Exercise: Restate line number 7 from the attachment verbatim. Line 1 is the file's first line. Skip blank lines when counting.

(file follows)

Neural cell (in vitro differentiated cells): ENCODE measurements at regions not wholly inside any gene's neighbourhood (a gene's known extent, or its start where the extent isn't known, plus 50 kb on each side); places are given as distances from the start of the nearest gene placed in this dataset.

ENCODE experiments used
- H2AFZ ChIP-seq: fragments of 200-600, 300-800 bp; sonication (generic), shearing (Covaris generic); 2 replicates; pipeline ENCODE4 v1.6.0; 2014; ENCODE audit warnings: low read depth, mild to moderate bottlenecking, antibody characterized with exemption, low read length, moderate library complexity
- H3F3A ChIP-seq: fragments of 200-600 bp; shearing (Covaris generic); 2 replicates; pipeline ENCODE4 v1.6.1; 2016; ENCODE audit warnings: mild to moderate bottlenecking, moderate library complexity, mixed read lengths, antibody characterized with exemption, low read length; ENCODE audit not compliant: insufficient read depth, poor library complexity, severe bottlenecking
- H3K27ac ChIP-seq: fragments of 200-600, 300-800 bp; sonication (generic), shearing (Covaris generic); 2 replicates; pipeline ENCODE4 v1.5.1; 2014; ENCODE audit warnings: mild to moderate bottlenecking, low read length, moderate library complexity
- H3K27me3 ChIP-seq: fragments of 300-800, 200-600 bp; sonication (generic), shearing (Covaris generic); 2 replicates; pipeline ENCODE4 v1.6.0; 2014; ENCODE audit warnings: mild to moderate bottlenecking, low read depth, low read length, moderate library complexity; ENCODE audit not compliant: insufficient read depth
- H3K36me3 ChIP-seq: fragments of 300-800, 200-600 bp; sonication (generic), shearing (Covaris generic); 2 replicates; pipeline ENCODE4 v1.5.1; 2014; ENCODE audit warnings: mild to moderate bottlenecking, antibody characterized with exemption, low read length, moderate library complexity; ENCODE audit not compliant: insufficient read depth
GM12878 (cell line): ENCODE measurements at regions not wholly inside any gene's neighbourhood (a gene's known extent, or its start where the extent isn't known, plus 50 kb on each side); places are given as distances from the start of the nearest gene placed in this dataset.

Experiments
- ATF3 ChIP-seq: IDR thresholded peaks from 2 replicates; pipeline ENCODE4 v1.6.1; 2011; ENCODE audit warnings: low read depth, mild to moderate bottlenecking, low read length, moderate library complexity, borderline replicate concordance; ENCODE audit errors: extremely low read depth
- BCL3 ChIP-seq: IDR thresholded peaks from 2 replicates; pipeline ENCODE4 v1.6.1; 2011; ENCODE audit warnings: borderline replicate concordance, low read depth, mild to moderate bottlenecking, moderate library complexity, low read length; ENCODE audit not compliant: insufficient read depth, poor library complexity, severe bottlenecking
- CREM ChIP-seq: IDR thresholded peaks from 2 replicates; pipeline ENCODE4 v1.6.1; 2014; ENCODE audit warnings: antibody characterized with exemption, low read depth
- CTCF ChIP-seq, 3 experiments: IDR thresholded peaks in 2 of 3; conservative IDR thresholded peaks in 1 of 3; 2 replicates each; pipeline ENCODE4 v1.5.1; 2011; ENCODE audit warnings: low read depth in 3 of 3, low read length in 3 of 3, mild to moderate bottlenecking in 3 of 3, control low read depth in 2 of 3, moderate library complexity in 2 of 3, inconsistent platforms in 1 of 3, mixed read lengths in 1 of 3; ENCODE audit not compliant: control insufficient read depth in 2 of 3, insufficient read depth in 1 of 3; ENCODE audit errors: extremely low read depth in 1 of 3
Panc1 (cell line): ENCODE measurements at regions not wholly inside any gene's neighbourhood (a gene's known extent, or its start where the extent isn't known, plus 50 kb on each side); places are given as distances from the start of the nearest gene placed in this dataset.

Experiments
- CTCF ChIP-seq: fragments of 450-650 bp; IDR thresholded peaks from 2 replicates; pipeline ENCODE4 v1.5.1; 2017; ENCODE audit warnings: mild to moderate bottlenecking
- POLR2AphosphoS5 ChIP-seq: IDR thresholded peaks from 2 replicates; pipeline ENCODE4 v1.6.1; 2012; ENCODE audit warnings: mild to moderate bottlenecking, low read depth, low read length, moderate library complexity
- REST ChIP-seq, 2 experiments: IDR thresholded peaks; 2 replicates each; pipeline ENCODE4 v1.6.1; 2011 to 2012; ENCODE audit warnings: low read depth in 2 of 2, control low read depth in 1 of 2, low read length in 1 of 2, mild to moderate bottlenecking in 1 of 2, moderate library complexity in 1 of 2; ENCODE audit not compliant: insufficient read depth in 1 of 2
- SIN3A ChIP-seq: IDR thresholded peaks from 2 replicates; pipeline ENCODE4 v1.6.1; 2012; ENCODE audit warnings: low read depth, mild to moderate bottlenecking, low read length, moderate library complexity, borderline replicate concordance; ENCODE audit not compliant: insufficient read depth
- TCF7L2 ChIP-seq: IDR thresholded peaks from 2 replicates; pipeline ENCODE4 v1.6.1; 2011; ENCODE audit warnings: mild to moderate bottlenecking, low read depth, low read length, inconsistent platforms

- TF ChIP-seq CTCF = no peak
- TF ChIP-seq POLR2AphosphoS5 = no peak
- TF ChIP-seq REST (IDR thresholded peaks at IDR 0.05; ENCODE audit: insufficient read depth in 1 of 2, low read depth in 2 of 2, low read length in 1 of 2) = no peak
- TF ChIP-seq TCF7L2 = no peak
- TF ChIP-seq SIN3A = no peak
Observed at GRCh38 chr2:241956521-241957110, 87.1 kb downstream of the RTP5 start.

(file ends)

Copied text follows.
- H3K36me3 ChIP-seq: fragments of 300-800, 200-600 bp; sonication (generic), shearing (Covaris generic); 2 replicates; pipeline ENCODE4 v1.5.1; 2014; ENCODE audit warnings: mild to moderate bottlenecking, antibody characterized with exemption, low read length, moderate library complexity; ENCODE audit not compliant: insufficient read depth